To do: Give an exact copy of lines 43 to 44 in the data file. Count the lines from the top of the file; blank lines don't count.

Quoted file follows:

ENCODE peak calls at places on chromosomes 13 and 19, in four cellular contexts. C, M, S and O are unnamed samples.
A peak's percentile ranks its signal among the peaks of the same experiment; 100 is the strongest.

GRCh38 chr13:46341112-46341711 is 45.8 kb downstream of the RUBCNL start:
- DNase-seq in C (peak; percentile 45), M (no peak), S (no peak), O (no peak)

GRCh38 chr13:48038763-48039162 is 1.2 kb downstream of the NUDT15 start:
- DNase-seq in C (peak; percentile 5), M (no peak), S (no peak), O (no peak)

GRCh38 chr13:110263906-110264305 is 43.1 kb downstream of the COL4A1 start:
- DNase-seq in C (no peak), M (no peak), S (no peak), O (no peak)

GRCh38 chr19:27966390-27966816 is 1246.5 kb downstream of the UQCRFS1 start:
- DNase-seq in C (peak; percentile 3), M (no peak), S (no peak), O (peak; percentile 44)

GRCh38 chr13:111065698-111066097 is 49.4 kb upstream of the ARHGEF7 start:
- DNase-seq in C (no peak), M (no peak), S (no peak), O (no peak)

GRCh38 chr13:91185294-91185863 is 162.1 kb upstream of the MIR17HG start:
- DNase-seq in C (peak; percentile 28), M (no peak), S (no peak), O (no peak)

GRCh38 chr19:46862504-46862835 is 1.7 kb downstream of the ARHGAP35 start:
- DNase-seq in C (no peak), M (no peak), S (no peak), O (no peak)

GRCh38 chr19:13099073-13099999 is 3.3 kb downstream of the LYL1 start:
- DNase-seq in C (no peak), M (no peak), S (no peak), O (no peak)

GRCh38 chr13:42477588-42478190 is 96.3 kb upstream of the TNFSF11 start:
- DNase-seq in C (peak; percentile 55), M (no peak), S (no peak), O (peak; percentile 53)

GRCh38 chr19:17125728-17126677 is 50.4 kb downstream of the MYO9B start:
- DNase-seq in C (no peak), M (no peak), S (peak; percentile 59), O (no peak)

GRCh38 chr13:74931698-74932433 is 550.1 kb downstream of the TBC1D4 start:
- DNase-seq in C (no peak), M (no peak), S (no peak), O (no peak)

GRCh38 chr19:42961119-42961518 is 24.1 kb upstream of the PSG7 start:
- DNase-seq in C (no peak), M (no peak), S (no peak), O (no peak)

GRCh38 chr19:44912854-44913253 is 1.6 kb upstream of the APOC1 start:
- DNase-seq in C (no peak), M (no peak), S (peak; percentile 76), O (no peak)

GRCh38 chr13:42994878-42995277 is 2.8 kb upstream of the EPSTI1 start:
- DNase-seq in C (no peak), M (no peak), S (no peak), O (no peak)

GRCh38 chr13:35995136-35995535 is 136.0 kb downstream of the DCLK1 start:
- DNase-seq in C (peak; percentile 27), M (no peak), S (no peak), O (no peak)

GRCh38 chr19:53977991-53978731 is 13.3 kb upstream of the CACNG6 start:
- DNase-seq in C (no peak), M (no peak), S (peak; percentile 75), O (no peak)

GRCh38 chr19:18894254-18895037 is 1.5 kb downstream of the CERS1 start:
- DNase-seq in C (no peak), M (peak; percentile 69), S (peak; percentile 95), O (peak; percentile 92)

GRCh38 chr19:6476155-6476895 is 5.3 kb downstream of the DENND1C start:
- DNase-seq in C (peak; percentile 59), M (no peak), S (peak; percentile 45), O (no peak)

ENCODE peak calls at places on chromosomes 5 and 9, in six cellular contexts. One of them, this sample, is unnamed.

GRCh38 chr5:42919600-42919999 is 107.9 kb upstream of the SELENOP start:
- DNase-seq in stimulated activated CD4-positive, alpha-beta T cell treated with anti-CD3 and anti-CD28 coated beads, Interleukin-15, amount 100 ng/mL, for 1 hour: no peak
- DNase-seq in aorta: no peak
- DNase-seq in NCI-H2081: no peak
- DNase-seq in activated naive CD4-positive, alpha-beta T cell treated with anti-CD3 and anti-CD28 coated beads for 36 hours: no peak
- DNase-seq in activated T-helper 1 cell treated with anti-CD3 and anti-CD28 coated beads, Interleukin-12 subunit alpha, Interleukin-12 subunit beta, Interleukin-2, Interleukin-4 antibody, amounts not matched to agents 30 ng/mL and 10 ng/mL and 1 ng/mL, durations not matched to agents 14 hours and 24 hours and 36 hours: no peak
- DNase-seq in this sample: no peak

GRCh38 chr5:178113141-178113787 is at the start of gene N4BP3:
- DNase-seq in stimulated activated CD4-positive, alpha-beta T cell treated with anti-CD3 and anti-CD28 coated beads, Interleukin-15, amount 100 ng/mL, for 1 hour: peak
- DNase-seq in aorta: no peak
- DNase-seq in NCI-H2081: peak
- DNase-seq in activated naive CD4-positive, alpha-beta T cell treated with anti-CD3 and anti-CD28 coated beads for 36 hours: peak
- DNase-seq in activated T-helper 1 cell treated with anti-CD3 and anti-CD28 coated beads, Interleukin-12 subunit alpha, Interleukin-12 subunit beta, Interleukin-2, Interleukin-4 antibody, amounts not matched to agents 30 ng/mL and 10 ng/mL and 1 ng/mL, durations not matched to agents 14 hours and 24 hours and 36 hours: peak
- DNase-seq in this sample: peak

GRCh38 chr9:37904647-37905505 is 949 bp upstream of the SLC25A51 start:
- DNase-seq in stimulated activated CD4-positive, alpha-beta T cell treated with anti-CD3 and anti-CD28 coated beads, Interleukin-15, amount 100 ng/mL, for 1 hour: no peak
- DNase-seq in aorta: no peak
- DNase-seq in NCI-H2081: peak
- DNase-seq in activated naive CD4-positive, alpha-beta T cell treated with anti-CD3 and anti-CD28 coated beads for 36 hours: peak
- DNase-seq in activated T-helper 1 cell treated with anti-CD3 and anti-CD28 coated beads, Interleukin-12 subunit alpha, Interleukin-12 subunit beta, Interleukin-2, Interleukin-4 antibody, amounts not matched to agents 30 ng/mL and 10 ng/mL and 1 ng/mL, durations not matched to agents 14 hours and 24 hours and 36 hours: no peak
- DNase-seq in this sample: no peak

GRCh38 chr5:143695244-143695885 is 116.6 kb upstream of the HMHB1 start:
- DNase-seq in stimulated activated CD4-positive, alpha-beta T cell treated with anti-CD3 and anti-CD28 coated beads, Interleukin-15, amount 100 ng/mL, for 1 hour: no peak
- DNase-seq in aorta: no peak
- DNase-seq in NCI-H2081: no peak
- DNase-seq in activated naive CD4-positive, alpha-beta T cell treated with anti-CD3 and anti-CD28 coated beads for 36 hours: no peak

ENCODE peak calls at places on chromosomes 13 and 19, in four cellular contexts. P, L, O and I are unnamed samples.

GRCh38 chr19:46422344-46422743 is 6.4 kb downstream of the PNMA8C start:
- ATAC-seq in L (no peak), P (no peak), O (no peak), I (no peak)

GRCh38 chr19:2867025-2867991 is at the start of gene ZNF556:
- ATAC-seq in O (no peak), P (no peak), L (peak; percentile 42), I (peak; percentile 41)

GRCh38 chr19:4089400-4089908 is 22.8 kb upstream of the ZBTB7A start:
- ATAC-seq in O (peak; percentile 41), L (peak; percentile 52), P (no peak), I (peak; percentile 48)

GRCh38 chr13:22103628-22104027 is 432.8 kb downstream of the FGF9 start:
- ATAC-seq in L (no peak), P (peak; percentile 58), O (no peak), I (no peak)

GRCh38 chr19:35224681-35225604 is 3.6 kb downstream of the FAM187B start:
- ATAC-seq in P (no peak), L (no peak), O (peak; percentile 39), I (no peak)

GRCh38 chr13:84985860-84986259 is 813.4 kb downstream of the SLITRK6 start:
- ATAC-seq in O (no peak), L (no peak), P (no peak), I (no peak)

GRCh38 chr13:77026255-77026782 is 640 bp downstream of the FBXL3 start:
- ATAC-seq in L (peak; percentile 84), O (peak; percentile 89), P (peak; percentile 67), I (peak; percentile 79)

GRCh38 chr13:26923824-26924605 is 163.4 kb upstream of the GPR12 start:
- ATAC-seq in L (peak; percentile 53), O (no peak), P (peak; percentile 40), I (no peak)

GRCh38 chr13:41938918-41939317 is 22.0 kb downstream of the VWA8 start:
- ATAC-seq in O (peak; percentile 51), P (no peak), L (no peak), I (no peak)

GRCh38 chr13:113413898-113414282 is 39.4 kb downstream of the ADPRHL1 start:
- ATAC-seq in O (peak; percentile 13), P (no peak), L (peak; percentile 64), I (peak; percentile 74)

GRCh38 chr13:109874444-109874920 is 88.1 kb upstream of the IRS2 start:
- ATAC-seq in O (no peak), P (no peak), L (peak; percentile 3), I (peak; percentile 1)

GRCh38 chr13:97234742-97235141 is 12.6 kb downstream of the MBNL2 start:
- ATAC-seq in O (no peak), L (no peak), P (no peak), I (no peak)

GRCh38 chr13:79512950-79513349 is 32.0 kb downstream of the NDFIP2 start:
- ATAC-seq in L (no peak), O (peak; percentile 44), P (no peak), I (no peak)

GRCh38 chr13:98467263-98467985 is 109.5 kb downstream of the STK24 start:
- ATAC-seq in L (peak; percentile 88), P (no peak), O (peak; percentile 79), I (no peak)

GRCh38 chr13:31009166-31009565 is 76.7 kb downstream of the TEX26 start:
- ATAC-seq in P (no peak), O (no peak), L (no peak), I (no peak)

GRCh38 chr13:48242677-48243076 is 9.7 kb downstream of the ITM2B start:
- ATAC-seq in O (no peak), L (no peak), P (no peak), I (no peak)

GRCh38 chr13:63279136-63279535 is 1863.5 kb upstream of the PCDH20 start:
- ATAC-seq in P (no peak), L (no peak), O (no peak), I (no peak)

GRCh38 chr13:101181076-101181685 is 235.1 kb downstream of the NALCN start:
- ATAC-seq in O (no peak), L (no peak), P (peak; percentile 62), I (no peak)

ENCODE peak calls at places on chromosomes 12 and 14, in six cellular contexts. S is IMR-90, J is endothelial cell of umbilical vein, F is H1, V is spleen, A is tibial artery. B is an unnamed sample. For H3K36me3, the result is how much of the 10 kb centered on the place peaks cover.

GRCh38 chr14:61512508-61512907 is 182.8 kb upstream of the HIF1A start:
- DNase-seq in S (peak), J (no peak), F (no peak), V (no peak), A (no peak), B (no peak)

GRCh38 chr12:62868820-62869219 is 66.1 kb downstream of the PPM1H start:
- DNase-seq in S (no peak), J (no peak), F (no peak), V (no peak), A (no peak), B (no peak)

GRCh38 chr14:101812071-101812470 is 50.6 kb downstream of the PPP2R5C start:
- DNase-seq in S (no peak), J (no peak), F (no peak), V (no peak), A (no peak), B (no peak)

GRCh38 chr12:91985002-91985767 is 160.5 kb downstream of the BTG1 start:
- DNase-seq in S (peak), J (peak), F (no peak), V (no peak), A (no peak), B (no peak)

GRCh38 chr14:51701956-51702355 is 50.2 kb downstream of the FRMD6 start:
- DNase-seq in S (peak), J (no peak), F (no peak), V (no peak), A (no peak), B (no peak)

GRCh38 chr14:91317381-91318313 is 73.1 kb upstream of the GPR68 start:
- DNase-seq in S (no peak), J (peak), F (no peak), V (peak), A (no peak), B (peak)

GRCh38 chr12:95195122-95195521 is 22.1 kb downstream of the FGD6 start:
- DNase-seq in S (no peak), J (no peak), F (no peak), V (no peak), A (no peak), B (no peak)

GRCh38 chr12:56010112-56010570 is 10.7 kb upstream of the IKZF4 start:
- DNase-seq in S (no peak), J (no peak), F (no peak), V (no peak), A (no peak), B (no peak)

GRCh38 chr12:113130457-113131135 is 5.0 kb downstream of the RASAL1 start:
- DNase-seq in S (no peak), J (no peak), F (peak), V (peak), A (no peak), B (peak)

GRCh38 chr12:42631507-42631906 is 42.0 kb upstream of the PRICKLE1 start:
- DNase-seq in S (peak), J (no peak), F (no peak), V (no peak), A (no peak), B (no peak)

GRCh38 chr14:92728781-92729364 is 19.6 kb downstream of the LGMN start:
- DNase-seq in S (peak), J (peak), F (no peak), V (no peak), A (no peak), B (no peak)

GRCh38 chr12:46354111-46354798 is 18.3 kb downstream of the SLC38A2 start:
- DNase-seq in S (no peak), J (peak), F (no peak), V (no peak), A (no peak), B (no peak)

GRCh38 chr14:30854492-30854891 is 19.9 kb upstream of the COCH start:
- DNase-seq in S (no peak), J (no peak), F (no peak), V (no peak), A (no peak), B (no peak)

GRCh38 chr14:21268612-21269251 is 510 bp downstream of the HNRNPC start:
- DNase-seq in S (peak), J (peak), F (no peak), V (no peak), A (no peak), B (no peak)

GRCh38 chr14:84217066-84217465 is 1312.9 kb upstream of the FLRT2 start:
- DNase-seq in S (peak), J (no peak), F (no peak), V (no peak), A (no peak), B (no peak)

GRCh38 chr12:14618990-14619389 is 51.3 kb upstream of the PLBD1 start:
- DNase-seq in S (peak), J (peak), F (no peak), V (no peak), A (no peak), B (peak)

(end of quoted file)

- DNase-seq in NCI-H2081: no peak
- DNase-seq in activated naive CD4-positive, alpha-beta T cell treated with anti-CD3 and anti-CD28 coated beads for 36 hours: no peak